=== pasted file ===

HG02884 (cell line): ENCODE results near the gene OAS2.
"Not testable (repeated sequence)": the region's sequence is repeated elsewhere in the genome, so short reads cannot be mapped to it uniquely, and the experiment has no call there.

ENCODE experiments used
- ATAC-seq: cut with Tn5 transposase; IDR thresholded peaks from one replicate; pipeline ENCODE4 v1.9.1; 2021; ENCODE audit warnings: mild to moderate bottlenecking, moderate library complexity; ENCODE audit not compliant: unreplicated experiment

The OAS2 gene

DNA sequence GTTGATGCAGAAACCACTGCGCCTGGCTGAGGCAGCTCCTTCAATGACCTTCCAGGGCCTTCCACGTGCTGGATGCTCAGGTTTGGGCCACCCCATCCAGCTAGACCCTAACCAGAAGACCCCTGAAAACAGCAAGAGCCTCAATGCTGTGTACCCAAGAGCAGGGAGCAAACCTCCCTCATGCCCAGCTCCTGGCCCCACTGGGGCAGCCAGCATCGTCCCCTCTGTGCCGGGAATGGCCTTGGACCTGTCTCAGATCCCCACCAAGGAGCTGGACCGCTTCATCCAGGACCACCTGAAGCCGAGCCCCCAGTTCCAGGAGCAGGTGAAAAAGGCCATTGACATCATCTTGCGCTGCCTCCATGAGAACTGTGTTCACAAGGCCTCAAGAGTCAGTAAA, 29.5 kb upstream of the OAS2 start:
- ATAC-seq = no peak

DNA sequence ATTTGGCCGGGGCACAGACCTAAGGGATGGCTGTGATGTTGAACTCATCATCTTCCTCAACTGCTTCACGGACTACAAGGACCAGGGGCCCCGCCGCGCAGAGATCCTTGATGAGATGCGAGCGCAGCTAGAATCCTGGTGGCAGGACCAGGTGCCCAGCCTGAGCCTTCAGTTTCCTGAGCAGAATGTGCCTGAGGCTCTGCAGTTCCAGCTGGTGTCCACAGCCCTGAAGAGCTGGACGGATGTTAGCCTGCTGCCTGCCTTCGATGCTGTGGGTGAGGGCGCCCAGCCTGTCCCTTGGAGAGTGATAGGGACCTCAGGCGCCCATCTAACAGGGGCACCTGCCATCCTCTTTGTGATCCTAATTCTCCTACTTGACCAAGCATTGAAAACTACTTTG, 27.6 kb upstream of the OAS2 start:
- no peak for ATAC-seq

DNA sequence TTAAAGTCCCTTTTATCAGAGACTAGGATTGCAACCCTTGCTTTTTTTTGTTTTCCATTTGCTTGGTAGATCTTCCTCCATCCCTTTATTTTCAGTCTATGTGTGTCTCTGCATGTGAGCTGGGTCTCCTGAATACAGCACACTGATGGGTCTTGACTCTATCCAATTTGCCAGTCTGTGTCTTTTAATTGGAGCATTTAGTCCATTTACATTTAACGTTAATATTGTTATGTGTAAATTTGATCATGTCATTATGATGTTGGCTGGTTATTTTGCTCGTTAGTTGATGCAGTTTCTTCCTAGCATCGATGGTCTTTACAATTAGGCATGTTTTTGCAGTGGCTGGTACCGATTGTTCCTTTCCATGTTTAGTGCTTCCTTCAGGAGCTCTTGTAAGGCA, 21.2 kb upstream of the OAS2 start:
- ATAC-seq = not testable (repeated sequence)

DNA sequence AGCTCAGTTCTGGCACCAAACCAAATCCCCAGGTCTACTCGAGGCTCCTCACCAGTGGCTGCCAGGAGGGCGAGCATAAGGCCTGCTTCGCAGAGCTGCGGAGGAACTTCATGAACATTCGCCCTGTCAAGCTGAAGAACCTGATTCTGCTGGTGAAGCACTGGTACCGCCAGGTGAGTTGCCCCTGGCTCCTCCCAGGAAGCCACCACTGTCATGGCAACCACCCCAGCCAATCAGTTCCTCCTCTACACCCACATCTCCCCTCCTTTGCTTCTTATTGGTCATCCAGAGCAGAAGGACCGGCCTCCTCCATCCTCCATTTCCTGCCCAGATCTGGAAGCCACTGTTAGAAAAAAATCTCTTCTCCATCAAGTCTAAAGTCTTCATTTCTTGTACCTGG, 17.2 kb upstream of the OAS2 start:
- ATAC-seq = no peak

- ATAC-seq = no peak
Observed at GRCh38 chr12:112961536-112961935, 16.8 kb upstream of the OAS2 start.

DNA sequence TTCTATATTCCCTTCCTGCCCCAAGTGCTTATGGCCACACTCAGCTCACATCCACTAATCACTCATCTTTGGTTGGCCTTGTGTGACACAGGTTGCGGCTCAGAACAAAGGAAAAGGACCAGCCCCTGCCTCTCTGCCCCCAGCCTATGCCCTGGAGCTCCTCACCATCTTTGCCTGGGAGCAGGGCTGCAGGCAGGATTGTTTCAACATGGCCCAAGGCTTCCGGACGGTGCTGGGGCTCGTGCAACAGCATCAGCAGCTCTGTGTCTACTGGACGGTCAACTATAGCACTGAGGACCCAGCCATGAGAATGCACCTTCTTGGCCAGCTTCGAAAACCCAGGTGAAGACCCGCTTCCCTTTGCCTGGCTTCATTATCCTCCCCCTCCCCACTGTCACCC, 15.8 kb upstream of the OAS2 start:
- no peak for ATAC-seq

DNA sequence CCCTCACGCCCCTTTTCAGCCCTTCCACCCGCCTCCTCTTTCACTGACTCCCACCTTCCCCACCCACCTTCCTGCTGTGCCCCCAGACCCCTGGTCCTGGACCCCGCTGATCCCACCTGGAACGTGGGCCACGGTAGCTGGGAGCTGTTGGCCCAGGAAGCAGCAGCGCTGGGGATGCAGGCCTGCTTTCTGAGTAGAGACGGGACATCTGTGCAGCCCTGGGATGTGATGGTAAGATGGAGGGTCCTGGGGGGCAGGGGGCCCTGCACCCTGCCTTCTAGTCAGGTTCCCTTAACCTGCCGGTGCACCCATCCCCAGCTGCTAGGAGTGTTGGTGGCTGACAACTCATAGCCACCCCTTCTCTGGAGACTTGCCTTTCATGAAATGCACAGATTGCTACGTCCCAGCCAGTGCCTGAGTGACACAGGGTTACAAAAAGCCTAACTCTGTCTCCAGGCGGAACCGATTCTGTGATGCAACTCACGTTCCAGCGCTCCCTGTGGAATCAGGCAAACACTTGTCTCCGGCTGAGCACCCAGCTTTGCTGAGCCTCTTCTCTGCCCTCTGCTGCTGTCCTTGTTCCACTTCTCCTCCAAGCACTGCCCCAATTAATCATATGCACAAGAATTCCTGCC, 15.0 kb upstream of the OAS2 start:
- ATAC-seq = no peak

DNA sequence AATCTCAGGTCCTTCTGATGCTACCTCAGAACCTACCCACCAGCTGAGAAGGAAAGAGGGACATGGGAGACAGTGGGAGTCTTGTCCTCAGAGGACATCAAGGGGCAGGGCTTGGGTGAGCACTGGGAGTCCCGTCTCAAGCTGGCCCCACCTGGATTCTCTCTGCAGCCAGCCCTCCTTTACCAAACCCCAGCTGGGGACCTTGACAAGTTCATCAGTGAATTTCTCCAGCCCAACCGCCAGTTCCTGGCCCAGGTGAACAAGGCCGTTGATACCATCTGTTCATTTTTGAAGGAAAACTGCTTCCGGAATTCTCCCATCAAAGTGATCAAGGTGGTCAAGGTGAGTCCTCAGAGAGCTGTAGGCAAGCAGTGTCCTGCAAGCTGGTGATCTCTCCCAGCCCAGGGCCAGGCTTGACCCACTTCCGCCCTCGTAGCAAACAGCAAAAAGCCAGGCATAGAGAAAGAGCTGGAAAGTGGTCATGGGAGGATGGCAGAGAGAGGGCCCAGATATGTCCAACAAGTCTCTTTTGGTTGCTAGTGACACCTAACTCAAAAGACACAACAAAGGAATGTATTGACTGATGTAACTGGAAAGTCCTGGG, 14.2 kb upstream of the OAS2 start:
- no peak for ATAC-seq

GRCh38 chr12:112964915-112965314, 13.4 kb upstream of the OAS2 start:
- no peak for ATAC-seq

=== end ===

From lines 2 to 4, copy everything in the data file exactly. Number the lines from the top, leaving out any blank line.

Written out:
"Not testable (repeated sequence)": the region's sequence is repeated elsewhere in the genome, so short reads cannot be mapped to it uniquely, and the experiment has no call there.

ENCODE experiments used
- ATAC-seq: cut with Tn5 transposase; IDR thresholded peaks from one replicate; pipeline ENCODE4 v1.9.1; 2021; ENCODE audit warnings: mild to moderate bottlenecking, moderate library complexity; ENCODE audit not compliant: unreplicated experiment